Once you have thought through the first levels of your application and considered what "pages" you are going to have, you should have most of the material you need to begin mapping it out. Look over your notes and ask yourself if some of the "pages" or "states" you have singled out have the same structure but differ in the content they are showing. If the answer is yes, than flag them. These might be candidates for being a single page with different parameters or part of a related set of pages.

Consider the diagram shown below, in Figure 2. Notice that the pages which are linked from the Home page all have names in the plural form. This indicates that they lead to pages that provide information about multiple items of whichever type they are related to. It makes sense that you be presented a list of items to choose from before you can focus on an individual item. If you are dealing with a homogeneous group of items, items which all have the same set of categories, you would want to create a single "page" which can display information about any specific item, instead of having to create a page for each individually.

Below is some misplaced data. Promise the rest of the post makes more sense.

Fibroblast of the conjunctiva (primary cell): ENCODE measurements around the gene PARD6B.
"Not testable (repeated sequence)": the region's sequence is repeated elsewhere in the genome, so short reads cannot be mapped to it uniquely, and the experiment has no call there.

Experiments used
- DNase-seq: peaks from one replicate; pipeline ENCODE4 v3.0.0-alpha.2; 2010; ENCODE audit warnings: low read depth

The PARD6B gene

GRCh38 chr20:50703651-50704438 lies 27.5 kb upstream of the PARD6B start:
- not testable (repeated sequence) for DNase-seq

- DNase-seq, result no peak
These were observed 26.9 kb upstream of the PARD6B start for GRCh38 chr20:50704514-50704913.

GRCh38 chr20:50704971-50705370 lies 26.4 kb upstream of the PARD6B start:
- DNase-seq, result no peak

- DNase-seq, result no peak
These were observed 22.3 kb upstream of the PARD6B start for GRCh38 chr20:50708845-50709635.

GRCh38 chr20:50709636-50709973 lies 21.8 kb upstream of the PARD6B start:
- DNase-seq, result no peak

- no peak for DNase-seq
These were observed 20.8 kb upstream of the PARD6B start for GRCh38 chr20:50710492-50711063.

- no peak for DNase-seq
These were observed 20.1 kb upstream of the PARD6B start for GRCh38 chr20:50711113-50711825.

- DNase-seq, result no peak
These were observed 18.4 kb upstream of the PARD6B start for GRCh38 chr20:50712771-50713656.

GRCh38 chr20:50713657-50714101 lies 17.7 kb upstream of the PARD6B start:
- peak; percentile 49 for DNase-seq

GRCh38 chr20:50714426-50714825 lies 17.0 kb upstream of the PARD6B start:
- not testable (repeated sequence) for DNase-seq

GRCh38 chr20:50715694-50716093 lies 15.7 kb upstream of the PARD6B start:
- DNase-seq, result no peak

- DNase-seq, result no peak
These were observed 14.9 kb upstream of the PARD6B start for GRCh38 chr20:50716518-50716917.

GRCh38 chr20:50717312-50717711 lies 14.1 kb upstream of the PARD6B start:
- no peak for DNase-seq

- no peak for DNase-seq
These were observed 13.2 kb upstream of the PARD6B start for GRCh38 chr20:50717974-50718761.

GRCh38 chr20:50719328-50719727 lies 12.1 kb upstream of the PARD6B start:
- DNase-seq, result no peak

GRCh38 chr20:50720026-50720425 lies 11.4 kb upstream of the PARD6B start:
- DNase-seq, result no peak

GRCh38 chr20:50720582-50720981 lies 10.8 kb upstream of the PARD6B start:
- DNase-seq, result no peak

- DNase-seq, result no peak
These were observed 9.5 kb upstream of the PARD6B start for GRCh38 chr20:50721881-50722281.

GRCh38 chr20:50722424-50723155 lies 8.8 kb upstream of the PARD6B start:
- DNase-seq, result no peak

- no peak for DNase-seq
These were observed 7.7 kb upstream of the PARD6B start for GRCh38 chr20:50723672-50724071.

Figure 2: The application's structure with the addition of parametric pages

This will not only cut down the work necessary to create the application in the first place, it will make it easier to update or change in the future because instead of having a specific page for each of the company's products or customers, you have only one which displays different information based on a parameter it receives.

This process of "mapping" your application can be applied repeatedly until you have a good view of all the pages that you will need to build and which ones can be parametric. Note on the diagram in Figure 3 that pages are organized in a sort of drill down structure, going from the one with a very broad information scope (the home page) to pages which are more specifically focused. This is a common pattern to look for in designing your website or web-based application.